The Greyhounds (20-8), fresh off their second straight Metro Atlantic Athletic Conference title, drew a favorable 10th seed in the East Region, where they will open against seventh-seeded Oklahoma (21-8) on Thursday in Ruston, La.
Mount St. Mary's (24-5), also heading to its second NCAA appearance, gets a trip to Tuscaloosa, Ala., to face host Alabama (20-8) on Thursday. The Mount was seeded 13th in the East Region.
Said Loyola's premier player, senior forward Patty Stoffey: "Somebody out there is either respecting us or they know we deserve it. I couldn't be happier.
"Last year, we were just glad to make it. It didn't really matter who we were going to play," said Stoffey, whose Greyhounds were pounded by Virginia in the opening round of their first NCAA tournament. "This year, our goal from the beginning has been to make it to the second round. Everybody on the team feels like we have a chance. We're playing really good defense, practices are going well and Coach is hyped up."
"I was preparing for a good seed, but I never imagined we'd get a 10. I was expecting a 12 at best," senior forward Camille Joyner said.
The only Greyhound who shrugged off the generous seeding was Pat Coyle, Loyola's third-year coach, who has turned the Greyhounds from an MAAC doormat to an NCAA tournament team for two straight years.
Coyle said she figured the Greyhounds would draw "anywhere from a 10 to a 13" seed.
"Our league has gotten stronger, we have the league's best player [Stoffey] and we beat Maryland this year. Even though they're down, Maryland is still the ACC," Coyle said.
The Greyhounds also overcame a mediocre stretch during the middle of the season when they went 5-5 -- after a 7-1 start -- and fell into the middle of the MAAC standings. But, after absorbing a 17-point rout at Fairfield a month ago, Loyola won four of its last five regular-season games behind Stoffey, then entered the MAAC tournament as a deceptively strong fourth seed.
The defense took it from there, as Loyola gave up just 52.5 points a game over three days to win the tournament. The Greyhounds finished the job with a 67-51 victory over Fairfield in the title game.
"Look at where this program was four years ago. To think where these kids are now is incredible," Coyle said. "The fact that we've gotten in [the NCAAs] for two straight years cements the foundation. This program is going in the right direction."
For Mount St. Mary's, like last March's tourney debut -- when the Mount was routed at Iowa, 70-47 -- it isn't going to be easy.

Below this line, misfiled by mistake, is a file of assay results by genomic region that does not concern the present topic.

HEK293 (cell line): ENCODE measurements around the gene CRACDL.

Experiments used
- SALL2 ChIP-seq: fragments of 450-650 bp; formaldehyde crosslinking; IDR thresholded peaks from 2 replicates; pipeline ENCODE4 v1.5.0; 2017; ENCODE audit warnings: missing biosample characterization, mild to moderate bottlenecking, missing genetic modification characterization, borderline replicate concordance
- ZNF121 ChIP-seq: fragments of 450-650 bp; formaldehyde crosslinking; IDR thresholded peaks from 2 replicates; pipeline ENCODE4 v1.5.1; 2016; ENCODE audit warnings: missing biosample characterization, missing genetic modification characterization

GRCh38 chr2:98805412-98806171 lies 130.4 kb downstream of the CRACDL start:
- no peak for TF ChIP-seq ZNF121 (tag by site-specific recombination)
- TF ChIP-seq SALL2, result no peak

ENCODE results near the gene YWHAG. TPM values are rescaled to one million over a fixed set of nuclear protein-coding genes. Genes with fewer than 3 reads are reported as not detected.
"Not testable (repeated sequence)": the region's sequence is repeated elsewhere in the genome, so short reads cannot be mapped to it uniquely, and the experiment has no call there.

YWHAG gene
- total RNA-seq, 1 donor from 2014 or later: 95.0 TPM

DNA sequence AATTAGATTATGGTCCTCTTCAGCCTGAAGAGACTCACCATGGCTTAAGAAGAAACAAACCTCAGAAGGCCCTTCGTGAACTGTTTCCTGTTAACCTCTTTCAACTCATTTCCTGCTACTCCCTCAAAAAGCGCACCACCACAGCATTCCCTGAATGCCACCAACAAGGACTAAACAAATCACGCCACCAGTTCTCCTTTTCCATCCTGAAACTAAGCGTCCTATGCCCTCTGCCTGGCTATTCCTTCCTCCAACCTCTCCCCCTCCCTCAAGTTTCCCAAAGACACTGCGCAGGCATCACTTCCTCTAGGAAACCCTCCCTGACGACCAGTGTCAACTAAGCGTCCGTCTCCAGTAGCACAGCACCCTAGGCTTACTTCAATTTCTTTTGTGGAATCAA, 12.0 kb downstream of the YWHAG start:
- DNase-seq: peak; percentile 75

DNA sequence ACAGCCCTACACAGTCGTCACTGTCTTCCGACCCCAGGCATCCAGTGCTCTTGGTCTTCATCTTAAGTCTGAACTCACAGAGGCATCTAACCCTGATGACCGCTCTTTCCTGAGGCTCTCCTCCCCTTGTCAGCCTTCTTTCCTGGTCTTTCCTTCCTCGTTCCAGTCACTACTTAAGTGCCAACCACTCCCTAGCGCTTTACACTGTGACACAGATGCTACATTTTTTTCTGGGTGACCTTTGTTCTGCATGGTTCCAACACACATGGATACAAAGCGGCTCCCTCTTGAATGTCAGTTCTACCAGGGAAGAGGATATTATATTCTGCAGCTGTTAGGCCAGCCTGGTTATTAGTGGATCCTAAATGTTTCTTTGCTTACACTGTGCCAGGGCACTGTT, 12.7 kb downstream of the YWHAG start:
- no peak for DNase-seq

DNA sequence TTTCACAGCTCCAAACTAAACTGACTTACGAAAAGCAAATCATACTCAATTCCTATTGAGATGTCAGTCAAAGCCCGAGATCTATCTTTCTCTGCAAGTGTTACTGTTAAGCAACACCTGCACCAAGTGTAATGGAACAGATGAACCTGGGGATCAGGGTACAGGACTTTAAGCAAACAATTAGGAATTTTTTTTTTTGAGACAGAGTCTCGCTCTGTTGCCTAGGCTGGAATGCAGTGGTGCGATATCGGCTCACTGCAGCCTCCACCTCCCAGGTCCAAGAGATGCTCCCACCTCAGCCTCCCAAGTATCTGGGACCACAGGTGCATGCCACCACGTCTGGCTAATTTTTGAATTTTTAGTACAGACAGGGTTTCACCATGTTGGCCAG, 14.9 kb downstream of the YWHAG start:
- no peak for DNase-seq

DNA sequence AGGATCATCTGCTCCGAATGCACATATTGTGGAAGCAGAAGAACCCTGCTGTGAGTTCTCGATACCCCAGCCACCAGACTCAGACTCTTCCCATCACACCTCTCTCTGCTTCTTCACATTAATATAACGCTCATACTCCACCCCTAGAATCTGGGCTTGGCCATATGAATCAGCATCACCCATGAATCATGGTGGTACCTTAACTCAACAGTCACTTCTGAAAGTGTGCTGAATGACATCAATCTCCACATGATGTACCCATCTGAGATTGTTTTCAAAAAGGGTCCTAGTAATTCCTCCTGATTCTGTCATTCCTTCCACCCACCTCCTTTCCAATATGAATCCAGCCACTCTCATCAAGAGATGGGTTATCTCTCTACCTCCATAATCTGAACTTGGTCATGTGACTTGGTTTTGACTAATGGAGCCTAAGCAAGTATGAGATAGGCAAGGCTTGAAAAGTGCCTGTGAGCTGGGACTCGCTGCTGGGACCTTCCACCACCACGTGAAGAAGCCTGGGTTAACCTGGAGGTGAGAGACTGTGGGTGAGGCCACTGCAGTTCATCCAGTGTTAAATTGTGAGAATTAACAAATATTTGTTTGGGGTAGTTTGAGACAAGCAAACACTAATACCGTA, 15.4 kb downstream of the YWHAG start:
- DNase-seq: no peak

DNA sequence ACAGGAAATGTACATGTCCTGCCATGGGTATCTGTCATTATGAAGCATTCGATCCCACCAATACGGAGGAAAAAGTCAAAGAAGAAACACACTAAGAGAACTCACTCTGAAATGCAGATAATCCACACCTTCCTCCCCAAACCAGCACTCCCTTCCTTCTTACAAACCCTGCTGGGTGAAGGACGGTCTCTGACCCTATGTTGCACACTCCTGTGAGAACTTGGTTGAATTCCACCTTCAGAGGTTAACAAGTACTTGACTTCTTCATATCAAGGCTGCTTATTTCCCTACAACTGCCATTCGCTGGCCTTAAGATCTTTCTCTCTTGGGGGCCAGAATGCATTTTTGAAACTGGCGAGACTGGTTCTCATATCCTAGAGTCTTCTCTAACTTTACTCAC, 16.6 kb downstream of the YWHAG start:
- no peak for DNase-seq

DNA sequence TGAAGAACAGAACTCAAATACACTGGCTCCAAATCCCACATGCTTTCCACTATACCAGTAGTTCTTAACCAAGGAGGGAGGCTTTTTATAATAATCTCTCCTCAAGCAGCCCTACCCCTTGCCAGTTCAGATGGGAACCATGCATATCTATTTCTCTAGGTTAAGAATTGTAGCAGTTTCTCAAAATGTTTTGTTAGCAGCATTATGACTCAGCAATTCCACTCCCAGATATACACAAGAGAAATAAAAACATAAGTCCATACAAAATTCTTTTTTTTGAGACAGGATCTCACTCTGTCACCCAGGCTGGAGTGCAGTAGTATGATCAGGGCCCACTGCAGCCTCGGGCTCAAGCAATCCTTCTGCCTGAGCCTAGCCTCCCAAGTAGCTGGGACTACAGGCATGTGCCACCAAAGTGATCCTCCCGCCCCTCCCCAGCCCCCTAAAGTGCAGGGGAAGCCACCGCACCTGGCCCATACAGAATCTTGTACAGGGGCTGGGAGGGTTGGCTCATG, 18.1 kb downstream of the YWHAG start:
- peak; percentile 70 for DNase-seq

"We know we're going to play a team whose center is probably quicker than our point guard and whose point guard is probably bigger than our center," said Mount St. Mary's coach Bill Sheahan. "Other than that, I don't know a single thing about Alabama. We'll have to look at film Monday."
Mount senior Melissa Cuneo (Seton Keough) said the team "went in scared last year. When we saw Iowa, they were huge to us. Hopefully, we can calm our nerves down this time."
Junior Heather Wable said that this time the Mount "is going to win. We're not looking for an educational experience. We got our education last year."
But there was a sober note to the team's whooping reaction to its assignment.
Northeast Conference co-Player of the Year Susie Rowlyk's status is unknown after she bumped the right side of her head into the back of an official's head as the celebration of the league championship victory began Saturday night.
Rowlyk, her right eye swollen shut from the freak accident, watched yesterday's televised pairings with teammates at the student union building. Earlier in the day, she had been to a Gettysburg, Pa., hospital for a CT scan.
Rowlyk is scheduled to see a specialist today, after it which it will be decided whether she is fit to play in the tournament.
"If the CT scan is negative and there is no further damage, we'll go on. It'll just be a matter of the swelling going," said Sheahan. "If she can't play, it'll hurt us and we'll have to meet the challenge."
Otherwise, the Mount was happy with its assignment.
"We wanted to fly, and we wanted to go south," said Wable, a West Virginian. "I know down there nobody can get on me because of my accent."